Your dentist may determine that your child needs a tooth extracted for a number of reasons. Some teeth are extracted because they are severely decayed, others may have advanced periodontal disease, or have broken in a way that cannot be repaired. Other teeth may need removal because they are poorly positioned in the mouth (such as impacted teeth), or in preparation for orthodontic treatment.
The removal of a single tooth can lead to problems related to your chewing ability, problems with your jaw joint, and shifting teeth, which can have a major impact on your dental health.
In most cases your dentist will discuss alternatives to extraction, as well as possible replacement of the extracted tooth.
The Extraction Process
At the time of extraction the doctor will need to numb the tooth, jaw bone and gums that surround the area with a local anesthetic.
During the extraction process your child will feel a lot of pressure. This is from the process of firmly rocking the tooth in order to widen the socket for removal.
The anesthetic has numbed the nerves stopping the transference of pain, yet the nerves that transmit pressure are not profoundly affected.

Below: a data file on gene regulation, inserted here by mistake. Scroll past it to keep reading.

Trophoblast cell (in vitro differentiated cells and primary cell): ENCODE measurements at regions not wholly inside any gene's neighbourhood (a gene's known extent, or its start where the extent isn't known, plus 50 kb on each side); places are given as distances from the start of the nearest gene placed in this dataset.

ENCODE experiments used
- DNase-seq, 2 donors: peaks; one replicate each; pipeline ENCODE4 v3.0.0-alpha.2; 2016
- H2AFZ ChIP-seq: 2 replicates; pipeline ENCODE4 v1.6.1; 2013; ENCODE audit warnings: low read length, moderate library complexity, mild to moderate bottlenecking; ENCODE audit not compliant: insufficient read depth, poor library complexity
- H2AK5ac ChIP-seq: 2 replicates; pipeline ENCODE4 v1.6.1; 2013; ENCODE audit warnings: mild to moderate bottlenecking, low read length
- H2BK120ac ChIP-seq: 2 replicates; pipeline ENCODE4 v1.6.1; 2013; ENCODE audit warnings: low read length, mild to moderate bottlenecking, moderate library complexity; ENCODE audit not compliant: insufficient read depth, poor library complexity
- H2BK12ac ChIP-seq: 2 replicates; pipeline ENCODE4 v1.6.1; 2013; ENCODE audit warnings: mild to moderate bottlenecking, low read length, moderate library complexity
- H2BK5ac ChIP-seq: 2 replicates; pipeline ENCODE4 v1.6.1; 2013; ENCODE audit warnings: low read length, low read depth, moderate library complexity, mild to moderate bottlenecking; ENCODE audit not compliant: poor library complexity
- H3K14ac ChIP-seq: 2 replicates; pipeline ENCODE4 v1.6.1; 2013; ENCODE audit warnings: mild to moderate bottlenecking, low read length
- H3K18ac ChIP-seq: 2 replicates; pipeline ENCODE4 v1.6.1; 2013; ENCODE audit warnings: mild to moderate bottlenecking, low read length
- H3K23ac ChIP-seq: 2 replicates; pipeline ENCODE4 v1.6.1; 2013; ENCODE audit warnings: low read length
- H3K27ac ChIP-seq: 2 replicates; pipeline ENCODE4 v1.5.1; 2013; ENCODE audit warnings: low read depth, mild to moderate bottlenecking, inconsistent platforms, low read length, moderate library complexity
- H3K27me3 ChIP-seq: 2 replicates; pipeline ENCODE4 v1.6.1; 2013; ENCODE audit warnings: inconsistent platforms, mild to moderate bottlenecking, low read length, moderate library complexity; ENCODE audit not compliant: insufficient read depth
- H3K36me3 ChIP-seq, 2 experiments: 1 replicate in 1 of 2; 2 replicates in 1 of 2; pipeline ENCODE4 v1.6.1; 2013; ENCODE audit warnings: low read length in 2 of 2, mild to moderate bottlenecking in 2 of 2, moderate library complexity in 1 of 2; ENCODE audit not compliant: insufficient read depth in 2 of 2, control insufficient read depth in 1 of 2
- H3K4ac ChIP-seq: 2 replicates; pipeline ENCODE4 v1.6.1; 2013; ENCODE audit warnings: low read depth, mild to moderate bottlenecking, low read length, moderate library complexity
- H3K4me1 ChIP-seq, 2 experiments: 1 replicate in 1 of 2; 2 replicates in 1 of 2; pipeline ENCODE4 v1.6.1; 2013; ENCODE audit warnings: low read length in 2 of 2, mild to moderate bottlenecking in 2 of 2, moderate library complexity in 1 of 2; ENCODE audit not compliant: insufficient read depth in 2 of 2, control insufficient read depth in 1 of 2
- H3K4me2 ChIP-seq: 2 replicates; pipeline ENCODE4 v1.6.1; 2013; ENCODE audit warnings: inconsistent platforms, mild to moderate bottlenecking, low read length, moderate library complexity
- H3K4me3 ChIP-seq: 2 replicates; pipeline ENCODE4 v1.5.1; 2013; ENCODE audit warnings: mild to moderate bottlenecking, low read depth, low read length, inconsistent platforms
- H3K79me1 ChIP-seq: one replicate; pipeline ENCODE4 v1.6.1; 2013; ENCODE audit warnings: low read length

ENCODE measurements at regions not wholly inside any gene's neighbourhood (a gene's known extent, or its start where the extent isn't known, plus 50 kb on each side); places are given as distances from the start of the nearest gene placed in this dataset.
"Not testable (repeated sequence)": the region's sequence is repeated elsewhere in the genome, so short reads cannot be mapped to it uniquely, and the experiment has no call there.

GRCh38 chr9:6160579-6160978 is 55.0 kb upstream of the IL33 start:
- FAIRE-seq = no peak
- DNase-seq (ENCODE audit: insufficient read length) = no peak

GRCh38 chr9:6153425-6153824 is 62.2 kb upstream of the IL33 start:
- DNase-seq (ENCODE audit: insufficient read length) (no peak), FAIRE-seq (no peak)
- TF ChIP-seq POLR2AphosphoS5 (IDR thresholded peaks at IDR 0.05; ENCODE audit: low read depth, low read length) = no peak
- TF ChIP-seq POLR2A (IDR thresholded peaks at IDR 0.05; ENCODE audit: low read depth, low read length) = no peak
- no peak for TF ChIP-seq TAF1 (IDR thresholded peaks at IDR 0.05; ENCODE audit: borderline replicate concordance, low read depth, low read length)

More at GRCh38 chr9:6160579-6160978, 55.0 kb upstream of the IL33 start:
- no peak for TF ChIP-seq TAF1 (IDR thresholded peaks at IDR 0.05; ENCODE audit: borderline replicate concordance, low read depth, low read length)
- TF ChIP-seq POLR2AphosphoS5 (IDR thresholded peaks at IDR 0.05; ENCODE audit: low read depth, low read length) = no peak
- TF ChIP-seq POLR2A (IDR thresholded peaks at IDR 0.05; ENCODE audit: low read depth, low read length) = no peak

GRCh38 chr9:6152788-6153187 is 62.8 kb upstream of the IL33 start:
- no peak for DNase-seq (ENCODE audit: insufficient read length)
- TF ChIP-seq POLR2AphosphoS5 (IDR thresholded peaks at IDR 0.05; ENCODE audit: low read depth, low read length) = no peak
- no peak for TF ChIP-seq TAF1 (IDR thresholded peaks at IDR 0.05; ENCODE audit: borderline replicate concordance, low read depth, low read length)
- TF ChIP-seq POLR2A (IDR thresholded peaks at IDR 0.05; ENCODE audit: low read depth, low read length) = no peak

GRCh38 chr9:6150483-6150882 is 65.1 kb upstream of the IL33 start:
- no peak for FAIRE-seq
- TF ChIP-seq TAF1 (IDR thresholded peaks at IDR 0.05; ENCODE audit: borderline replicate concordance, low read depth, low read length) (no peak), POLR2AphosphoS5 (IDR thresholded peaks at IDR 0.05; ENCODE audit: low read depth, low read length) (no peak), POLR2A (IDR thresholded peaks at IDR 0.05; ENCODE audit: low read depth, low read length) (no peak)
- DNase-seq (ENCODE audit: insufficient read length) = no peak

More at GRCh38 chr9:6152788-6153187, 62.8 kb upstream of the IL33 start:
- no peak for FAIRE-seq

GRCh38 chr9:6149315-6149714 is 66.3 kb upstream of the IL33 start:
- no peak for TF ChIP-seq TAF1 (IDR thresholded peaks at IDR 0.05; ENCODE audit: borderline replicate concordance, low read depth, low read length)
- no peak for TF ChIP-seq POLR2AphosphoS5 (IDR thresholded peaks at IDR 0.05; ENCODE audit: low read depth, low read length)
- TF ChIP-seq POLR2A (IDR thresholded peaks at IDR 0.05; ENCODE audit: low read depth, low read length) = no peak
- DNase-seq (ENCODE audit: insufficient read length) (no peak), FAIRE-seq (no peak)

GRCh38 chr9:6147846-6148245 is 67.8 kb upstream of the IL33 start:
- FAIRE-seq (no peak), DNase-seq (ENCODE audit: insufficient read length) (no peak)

After Tooth Extraction
After tooth extraction, it’s important for a blood clot to form to stop the bleeding and begin the healing process. Bite on a gauze pad for 30-45 minutes immediately after the appointment. If the bleeding or oozing still persists, place another gauze pad and bite firmly for another 30 minutes.
After the blood clot forms it is important to not disturb or dislodge the clot. Do not rinse vigorously, suck on straws, smoke, drink alcohol or brush teeth next to the extraction site for 72 hours. These activities may dislodge or dissolve the clot and hinder the healing process. Limit vigorous exercise for the next 24 hours, as this increases blood pressure and may cause more bleeding from the extraction site.
After the tooth is extracted your child may feel some pain and experience some swelling. An ice pack or an unopened bag of frozen peas or corn applied to the area will keep swelling to a minimum. The swelling usually subsides after 48 hours.
Use pain medication as directed. Call our office if the medication doesn’t seem to be working. If antibiotics are prescribed, continue to take them for the indicated length of time even if signs and symptoms of infection are gone. Drink lots of fluids and eat nutritious, soft food on the day of the extraction.
It is important to resume your child’s normal dental routine after 24 hours. This should include brushing and flossing their teeth at least twice a day. This will speed healing and help keep the mouth fresh and clean.
After a few days your child should feel fine and can resume normal activities. If your child has heavy bleeding, severe pain, continued swelling for 2-3 days, or a reaction to the medication, call our office immediately.